Management for large ungulates may not directly affect bat species, but certain economic pressures and increases in tourist development in protected areas may have increased undesirable impacts on existing bat populations.  For instance, opening cave sites to tourists without consideration of potential impacts, and development of new accommodation in or near important bat feeding areas. The addition of new buildings / man-made structures in fairly untransformed areas, if not constructed to exclude bats could create additional roost space for some bat species that may then compete with other bat species that were present in the area but do not roost in man-made structures.  With knowledge and understanding comes the ability to plan, manage and mitigate many of the potential harmful activities that may occur if information is not taken into consideration.  With minor adjustments to management within specific protected areas, all bat species can be better conserved.

Under this research theme AfricanBats will focus on understanding bats in protected areas, documenting the species and their life history traits within these areas. This will also identify species that are not currently fully represented within the present protected area network and might require specific conservation measures outside the protected areas.  For instance a species may have critical life history traits (e.g. a cave roost) which are outside the protected area that should be included within the protected area network, so that its habitat or life history trait is sufficiently conserved.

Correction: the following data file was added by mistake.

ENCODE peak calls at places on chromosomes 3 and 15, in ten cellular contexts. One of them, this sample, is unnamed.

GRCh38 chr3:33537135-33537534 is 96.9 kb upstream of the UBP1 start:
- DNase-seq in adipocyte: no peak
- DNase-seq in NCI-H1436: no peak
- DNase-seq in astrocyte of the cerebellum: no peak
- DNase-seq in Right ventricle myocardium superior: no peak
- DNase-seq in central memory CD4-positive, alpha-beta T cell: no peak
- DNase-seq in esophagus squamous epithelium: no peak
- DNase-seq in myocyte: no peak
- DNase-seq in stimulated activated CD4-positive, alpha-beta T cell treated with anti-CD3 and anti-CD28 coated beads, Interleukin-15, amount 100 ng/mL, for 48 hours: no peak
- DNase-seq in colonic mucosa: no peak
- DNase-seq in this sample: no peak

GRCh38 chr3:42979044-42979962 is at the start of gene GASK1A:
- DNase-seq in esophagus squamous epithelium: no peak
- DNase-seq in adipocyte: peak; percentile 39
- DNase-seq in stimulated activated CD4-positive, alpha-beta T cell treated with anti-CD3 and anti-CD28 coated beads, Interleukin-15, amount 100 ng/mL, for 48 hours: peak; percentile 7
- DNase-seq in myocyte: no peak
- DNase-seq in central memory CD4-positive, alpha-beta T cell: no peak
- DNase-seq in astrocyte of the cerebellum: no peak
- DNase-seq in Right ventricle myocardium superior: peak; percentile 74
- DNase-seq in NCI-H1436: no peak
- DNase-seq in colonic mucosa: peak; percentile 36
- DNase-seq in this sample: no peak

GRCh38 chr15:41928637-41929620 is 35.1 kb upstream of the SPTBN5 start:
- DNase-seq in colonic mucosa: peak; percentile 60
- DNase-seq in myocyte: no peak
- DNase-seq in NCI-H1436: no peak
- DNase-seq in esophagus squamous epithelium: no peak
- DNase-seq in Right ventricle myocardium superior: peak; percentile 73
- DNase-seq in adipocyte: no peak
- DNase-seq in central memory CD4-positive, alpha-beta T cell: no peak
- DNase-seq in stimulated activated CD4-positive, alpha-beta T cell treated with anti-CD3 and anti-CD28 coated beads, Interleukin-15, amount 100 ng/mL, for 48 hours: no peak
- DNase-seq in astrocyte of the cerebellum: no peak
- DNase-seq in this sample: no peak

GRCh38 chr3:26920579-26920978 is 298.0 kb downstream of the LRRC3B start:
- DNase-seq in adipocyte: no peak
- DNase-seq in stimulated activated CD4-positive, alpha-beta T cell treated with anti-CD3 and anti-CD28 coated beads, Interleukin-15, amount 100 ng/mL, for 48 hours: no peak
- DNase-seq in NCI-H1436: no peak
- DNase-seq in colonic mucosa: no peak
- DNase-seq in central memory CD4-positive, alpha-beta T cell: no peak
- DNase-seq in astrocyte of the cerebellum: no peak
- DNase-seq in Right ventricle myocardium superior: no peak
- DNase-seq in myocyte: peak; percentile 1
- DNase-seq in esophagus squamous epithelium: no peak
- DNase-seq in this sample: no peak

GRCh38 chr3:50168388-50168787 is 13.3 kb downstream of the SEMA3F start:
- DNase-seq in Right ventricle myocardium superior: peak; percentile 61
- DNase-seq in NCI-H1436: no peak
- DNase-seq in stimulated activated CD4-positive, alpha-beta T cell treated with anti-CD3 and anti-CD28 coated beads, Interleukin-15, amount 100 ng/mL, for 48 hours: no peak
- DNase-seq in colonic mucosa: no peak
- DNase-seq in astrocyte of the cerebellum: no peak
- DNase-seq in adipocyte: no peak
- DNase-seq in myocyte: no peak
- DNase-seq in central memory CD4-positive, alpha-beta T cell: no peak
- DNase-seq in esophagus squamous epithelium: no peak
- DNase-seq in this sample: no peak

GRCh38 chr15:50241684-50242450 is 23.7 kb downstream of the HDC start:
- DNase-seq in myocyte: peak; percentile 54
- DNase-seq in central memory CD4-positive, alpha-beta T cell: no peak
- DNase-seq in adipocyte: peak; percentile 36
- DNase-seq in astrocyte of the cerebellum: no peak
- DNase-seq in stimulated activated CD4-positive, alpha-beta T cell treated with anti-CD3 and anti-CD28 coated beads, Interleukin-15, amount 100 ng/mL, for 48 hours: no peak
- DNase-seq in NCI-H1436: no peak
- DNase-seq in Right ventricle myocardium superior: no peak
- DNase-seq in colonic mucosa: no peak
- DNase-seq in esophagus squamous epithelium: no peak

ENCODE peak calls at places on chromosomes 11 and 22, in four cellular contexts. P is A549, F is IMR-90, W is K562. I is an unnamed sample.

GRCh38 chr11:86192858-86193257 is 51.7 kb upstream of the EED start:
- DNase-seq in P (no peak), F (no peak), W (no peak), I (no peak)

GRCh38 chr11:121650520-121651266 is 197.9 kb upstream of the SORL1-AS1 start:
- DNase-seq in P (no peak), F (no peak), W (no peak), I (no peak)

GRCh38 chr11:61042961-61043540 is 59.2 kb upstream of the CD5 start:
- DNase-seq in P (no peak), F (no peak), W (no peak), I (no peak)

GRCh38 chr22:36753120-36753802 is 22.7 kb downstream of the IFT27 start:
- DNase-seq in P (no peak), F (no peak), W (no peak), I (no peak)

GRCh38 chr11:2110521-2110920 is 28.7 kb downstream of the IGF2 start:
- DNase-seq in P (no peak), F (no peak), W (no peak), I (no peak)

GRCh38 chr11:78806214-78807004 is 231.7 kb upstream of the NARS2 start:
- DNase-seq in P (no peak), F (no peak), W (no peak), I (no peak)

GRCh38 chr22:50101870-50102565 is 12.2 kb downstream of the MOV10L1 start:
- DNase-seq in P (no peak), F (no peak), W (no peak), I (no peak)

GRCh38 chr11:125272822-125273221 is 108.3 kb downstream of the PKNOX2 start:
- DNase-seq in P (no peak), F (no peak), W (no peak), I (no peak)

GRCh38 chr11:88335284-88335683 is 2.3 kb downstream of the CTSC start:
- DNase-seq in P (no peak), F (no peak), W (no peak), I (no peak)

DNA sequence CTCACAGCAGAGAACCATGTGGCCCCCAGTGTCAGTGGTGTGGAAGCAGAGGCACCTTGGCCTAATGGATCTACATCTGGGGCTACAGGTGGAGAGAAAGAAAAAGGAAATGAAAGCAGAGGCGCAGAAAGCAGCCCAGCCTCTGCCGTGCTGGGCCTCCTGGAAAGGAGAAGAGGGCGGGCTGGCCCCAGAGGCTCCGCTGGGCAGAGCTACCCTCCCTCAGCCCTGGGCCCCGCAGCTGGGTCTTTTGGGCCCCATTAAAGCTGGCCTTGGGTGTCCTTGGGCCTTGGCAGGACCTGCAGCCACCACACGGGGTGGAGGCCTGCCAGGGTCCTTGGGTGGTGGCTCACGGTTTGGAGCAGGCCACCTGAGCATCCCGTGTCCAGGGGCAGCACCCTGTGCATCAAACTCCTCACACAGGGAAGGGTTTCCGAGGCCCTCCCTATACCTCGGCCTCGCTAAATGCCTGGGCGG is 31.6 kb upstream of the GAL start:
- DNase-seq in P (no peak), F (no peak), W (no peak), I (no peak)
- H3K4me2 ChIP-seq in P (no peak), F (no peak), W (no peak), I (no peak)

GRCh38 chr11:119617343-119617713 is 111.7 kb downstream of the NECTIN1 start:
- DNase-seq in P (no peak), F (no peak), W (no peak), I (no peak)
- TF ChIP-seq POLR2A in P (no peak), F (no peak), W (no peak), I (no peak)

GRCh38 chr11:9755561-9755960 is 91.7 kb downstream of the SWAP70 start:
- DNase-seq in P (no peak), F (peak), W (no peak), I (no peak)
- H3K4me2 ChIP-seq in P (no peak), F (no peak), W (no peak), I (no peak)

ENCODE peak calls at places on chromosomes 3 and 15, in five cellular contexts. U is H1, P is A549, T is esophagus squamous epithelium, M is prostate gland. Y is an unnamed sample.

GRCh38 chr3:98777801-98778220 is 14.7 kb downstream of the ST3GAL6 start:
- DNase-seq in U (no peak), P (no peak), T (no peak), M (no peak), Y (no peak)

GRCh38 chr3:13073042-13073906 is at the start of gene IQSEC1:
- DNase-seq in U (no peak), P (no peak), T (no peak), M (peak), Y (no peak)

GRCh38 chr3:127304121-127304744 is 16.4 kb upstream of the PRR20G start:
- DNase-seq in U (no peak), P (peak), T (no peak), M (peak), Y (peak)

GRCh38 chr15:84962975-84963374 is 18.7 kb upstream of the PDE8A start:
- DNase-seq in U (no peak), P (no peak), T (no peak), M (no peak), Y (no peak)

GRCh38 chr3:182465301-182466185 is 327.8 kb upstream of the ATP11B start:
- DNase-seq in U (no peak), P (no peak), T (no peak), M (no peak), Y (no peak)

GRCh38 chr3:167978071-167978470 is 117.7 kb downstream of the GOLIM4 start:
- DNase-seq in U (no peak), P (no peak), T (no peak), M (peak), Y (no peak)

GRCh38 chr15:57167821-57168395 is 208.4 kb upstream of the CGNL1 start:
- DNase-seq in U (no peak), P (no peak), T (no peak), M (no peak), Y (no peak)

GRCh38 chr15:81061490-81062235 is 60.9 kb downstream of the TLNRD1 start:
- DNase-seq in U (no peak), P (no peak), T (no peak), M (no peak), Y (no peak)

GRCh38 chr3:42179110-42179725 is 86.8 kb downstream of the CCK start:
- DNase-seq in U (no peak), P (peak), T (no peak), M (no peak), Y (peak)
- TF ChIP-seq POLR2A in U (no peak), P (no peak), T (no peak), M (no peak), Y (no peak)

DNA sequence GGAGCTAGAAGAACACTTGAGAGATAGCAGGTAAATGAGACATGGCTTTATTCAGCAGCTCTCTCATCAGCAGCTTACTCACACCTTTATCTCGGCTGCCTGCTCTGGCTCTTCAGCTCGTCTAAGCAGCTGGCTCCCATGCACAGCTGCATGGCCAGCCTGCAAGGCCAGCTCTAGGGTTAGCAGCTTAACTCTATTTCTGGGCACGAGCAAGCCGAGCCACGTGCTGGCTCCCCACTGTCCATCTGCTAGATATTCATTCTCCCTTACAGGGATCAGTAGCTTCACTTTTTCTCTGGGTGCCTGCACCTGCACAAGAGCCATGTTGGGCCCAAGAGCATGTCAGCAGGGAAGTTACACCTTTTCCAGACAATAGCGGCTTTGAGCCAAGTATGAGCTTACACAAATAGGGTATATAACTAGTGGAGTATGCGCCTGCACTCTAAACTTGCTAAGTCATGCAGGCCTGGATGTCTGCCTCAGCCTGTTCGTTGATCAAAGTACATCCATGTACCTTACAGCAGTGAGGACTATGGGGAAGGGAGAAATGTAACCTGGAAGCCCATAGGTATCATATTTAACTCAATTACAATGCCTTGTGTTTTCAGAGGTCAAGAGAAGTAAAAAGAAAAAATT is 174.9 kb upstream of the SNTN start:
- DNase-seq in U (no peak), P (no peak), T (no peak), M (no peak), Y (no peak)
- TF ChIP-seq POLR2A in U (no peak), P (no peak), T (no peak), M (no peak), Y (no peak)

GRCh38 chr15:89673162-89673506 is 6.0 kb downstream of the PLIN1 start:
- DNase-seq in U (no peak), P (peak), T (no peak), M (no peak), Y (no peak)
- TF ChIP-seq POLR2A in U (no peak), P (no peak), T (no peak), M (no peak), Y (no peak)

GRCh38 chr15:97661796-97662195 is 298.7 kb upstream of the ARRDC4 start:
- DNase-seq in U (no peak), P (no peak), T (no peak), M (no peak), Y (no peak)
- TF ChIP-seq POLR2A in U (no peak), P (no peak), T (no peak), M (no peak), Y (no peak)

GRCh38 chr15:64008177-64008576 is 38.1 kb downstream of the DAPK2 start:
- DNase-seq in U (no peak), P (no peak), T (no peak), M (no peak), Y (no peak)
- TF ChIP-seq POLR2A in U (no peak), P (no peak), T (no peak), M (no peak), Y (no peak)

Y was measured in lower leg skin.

Aims of the Protected Areas Program

  • Document previously published and unpublished information on bats in specific protected areas.

Historical information is available for many of the protected areas in Africa, but this information is often scattered in different museum records and old publications, so that many of the people involved with protected areas are not aware of these records.  Making this historical information accessible to protected area managers and planners will increase awareness of the biodiversity records for protected areas.  This information is also important to specialists and consultants who may be assisting the conservation agencies in management plan development and review.


  • Conduct inventories of bats in protected areas

Inventories form the foundation of which bats occur within a protected area, but some protected areas may never have had any historical surveys, and in some instances surveys were not complete.  Since changes in the environment, e.g. as a result of climate change and/or land use change, may lead to changes in the community structure of bats, evidence of such changes may be documented by comparing historical information (if this exists and is available) with recent studies.  Inventories are also important to document the portion of various species that are under some form of protection.  This information can be used to actualize the IUCN red list status of a species.